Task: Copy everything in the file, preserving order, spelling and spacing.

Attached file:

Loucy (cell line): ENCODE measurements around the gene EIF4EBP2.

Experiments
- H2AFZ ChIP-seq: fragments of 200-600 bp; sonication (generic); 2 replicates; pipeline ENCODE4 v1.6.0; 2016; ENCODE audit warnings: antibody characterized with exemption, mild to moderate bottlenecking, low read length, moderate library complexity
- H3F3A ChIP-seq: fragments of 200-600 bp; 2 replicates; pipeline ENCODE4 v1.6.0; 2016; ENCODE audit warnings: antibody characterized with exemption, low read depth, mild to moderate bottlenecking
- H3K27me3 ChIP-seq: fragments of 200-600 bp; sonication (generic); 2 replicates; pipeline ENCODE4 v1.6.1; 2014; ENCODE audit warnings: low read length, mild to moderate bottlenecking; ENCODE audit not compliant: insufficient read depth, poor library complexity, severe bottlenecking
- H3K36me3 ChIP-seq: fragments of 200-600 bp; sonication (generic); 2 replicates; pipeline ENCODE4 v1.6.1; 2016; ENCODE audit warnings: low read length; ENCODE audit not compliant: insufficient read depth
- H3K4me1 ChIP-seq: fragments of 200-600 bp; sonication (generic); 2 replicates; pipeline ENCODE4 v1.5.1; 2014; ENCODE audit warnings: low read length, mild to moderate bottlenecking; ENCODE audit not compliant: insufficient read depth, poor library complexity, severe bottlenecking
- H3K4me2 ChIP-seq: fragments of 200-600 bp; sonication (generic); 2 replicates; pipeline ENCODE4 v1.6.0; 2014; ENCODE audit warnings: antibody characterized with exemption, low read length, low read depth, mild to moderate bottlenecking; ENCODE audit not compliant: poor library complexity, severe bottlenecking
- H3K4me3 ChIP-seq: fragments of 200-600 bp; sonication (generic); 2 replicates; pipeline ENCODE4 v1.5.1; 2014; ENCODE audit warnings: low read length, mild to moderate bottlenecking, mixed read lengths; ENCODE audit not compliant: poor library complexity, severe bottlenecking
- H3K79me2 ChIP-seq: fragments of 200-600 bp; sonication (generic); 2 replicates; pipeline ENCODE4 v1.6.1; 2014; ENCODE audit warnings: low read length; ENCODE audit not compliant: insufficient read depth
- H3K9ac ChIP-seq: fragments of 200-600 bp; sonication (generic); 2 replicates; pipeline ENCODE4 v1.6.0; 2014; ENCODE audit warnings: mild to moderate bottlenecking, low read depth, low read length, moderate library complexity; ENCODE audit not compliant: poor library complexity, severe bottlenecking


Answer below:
Loucy (cell line): ENCODE measurements around the gene EIF4EBP2.

Experiments
- H2AFZ ChIP-seq: fragments of 200-600 bp; sonication (generic); 2 replicates; pipeline ENCODE4 v1.6.0; 2016; ENCODE audit warnings: antibody characterized with exemption, mild to moderate bottlenecking, low read length, moderate library complexity
- H3F3A ChIP-seq: fragments of 200-600 bp; 2 replicates; pipeline ENCODE4 v1.6.0; 2016; ENCODE audit warnings: antibody characterized with exemption, low read depth, mild to moderate bottlenecking
- H3K27me3 ChIP-seq: fragments of 200-600 bp; sonication (generic); 2 replicates; pipeline ENCODE4 v1.6.1; 2014; ENCODE audit warnings: low read length, mild to moderate bottlenecking; ENCODE audit not compliant: insufficient read depth, poor library complexity, severe bottlenecking
- H3K36me3 ChIP-seq: fragments of 200-600 bp; sonication (generic); 2 replicates; pipeline ENCODE4 v1.6.1; 2016; ENCODE audit warnings: low read length; ENCODE audit not compliant: insufficient read depth
- H3K4me1 ChIP-seq: fragments of 200-600 bp; sonication (generic); 2 replicates; pipeline ENCODE4 v1.5.1; 2014; ENCODE audit warnings: low read length, mild to moderate bottlenecking; ENCODE audit not compliant: insufficient read depth, poor library complexity, severe bottlenecking
- H3K4me2 ChIP-seq: fragments of 200-600 bp; sonication (generic); 2 replicates; pipeline ENCODE4 v1.6.0; 2014; ENCODE audit warnings: antibody characterized with exemption, low read length, low read depth, mild to moderate bottlenecking; ENCODE audit not compliant: poor library complexity, severe bottlenecking
- H3K4me3 ChIP-seq: fragments of 200-600 bp; sonication (generic); 2 replicates; pipeline ENCODE4 v1.5.1; 2014; ENCODE audit warnings: low read length, mild to moderate bottlenecking, mixed read lengths; ENCODE audit not compliant: poor library complexity, severe bottlenecking
- H3K79me2 ChIP-seq: fragments of 200-600 bp; sonication (generic); 2 replicates; pipeline ENCODE4 v1.6.1; 2014; ENCODE audit warnings: low read length; ENCODE audit not compliant: insufficient read depth
- H3K9ac ChIP-seq: fragments of 200-600 bp; sonication (generic); 2 replicates; pipeline ENCODE4 v1.6.0; 2014; ENCODE audit warnings: mild to moderate bottlenecking, low read depth, low read length, moderate library complexity; ENCODE audit not compliant: poor library complexity, severe bottlenecking